Japan’s nuclear regulator approved a plan this week to freeze the ground around the damaged Fukushima Daiichi nuclear power plant to prevent contaminated water from seeping into the region’s water supply.
The Tokyo Electric Power Co (TEPCO) plans to begin construction on the “ice wall” in June, the AFP reported. The frozen wall is meant to block groundwater under nearby hills from flowing under the power plant and mixing with radioactive water, polluted after an earthquake and tsunami in March 2011 damaged nuclear reactors.
The $314 million government-funded plan requires TEPCO to use pipes carrying coolant to freeze the ground nearly 100 feet deep and nine-tenths of a mile around four reactors and related buildings.
Government officials and experts raised concerns last Friday in advance of Monday's approval about whether the frozen ground would prevent water contamination in the long term and if it would cause any problems in the area. The plan could take several decades to decommission the power plant, and frozen earth walls have never been used for a purpose such as Fukushima.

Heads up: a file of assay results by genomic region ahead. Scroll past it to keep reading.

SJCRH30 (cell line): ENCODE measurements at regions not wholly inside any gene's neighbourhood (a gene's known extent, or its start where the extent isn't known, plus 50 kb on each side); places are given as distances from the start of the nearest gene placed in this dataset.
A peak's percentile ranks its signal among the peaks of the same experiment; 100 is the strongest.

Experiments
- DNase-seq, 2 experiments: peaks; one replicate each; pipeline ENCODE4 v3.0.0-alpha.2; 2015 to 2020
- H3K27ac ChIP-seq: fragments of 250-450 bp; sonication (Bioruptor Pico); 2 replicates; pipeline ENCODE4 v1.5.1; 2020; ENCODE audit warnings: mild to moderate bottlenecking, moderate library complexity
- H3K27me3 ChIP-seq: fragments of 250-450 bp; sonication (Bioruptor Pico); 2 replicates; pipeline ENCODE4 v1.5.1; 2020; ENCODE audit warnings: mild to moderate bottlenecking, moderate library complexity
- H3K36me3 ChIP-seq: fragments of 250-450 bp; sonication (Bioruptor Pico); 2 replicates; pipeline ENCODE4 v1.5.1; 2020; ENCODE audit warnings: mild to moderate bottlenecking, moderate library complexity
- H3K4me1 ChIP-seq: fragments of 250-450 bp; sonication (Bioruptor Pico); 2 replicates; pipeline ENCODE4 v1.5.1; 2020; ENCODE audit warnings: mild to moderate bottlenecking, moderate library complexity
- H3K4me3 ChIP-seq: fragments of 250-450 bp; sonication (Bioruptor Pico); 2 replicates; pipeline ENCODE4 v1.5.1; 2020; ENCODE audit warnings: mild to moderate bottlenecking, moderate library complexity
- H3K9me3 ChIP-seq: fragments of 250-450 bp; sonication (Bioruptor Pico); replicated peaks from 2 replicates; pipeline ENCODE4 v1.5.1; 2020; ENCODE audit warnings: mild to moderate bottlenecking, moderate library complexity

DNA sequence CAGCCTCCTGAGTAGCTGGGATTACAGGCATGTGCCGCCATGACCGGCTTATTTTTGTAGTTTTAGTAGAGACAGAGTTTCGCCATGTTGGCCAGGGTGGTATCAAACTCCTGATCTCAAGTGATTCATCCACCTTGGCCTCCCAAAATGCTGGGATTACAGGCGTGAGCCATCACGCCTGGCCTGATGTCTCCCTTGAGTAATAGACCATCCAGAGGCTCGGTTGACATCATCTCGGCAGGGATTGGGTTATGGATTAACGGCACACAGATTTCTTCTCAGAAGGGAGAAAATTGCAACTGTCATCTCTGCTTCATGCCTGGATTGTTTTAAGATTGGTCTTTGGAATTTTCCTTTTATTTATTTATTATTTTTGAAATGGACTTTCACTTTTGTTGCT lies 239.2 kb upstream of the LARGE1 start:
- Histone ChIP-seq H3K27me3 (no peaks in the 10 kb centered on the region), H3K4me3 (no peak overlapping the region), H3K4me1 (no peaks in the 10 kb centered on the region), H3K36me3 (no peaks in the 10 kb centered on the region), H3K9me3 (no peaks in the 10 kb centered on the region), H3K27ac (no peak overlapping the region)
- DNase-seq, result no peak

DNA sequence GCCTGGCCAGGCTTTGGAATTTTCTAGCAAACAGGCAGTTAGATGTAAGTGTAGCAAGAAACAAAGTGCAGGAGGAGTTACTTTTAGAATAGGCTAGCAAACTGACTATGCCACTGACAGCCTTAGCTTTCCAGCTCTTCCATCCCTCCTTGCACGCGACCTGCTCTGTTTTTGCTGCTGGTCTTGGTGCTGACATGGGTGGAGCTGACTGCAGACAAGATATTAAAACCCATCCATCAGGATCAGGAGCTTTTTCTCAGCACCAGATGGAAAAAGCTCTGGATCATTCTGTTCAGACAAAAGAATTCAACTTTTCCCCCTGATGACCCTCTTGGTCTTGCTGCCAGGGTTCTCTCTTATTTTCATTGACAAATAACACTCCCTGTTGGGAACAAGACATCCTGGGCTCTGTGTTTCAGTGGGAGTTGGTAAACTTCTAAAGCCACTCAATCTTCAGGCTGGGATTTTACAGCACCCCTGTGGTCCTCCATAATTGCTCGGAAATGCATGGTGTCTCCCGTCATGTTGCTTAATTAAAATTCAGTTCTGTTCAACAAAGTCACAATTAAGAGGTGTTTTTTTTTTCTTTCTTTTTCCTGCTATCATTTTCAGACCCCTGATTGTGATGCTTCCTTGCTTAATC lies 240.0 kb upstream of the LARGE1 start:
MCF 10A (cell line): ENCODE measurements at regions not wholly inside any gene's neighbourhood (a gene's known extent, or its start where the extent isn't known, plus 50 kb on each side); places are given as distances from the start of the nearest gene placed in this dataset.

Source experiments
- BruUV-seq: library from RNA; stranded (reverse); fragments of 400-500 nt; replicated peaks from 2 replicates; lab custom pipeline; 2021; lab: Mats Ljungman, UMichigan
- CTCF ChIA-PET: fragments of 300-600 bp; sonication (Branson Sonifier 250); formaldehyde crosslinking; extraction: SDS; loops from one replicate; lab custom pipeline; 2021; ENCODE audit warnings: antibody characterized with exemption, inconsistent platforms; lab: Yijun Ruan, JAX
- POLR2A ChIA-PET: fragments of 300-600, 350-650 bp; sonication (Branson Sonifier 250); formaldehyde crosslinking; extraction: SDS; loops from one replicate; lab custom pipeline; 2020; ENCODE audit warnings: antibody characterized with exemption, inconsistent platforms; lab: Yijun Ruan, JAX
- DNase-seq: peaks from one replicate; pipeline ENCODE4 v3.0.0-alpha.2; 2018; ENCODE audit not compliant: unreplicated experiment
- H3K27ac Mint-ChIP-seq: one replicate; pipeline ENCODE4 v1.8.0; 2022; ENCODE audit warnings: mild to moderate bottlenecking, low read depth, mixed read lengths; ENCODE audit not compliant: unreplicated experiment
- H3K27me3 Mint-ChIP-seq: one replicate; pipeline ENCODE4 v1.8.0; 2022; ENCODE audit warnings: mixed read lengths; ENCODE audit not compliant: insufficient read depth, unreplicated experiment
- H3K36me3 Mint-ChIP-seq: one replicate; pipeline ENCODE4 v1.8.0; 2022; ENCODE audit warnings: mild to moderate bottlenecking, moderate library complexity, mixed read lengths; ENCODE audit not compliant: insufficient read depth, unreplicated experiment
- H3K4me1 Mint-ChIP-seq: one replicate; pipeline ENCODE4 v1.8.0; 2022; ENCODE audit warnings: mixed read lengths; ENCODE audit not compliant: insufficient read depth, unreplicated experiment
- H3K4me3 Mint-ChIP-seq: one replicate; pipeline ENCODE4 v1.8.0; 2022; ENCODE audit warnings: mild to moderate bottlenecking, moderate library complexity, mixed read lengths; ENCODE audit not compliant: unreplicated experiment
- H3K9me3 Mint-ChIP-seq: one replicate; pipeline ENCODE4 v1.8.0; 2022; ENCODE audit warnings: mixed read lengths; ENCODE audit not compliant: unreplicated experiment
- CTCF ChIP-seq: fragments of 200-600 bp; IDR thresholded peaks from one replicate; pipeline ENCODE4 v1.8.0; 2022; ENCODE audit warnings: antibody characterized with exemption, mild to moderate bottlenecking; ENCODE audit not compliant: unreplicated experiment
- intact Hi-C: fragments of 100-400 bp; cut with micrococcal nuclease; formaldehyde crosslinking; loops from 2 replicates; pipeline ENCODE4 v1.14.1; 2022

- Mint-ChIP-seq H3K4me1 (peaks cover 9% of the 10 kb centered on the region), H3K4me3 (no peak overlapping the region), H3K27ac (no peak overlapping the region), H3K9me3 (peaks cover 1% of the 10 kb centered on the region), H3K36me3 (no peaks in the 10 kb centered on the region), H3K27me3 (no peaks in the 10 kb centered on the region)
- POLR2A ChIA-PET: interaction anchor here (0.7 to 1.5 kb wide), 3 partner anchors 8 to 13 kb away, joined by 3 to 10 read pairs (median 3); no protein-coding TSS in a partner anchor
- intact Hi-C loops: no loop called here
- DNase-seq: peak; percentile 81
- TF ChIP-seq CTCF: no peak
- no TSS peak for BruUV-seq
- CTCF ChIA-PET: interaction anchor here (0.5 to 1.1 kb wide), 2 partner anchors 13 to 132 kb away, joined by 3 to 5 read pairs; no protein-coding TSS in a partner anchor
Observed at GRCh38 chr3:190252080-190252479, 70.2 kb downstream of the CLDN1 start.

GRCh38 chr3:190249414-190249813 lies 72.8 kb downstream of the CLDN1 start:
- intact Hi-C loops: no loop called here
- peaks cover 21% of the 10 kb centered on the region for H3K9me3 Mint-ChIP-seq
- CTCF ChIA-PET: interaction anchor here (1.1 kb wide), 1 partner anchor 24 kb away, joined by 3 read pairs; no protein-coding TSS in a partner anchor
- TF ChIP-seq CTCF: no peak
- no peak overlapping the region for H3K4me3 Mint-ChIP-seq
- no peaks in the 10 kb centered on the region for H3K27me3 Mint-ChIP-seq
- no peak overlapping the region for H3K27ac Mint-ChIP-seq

Last week, TEPCO also began releasing water with low levels of radiation deemed safe into the Pacific Ocean. The company plans to release 100 metric tons of that groundwater into the ocean each day, a quarter of the water that enters the facility daily.
TEPCO first proposed its plan in May 2013, and Japanese Prime Minister Shinzo Abe announced in September the government would intervene to prevent the Fukushima plant’s radioactive water leakage.